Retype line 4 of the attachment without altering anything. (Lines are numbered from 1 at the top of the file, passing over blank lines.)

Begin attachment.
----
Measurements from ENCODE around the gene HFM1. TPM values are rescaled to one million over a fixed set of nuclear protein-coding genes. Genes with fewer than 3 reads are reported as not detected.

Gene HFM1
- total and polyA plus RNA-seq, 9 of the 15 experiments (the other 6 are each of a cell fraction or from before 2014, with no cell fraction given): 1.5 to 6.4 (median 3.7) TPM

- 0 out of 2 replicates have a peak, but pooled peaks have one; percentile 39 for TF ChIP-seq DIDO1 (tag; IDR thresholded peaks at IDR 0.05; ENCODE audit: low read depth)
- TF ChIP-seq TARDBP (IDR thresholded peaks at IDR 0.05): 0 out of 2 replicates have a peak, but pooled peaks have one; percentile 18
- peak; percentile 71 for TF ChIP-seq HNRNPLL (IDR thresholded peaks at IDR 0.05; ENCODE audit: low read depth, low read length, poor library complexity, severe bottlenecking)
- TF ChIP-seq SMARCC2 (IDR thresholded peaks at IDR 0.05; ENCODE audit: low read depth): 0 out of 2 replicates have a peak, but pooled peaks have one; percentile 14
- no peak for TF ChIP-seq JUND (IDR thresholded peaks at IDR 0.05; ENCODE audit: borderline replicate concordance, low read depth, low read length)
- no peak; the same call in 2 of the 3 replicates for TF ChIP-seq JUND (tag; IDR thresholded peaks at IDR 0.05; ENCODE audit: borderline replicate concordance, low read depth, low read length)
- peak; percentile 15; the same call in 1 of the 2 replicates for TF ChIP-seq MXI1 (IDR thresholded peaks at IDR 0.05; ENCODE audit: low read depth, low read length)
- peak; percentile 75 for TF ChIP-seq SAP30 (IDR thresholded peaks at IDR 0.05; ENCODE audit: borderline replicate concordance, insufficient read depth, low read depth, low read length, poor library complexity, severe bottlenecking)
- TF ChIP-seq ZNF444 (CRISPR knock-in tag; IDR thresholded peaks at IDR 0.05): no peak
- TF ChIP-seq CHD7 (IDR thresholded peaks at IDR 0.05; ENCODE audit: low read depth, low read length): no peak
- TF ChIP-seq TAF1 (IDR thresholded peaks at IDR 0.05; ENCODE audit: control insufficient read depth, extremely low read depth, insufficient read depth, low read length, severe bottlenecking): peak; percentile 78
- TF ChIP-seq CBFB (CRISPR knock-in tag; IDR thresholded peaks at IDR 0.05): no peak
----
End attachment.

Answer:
- 0 out of 2 replicates have a peak, but pooled peaks have one; percentile 39 for TF ChIP-seq DIDO1 (tag; IDR thresholded peaks at IDR 0.05; ENCODE audit: low read depth)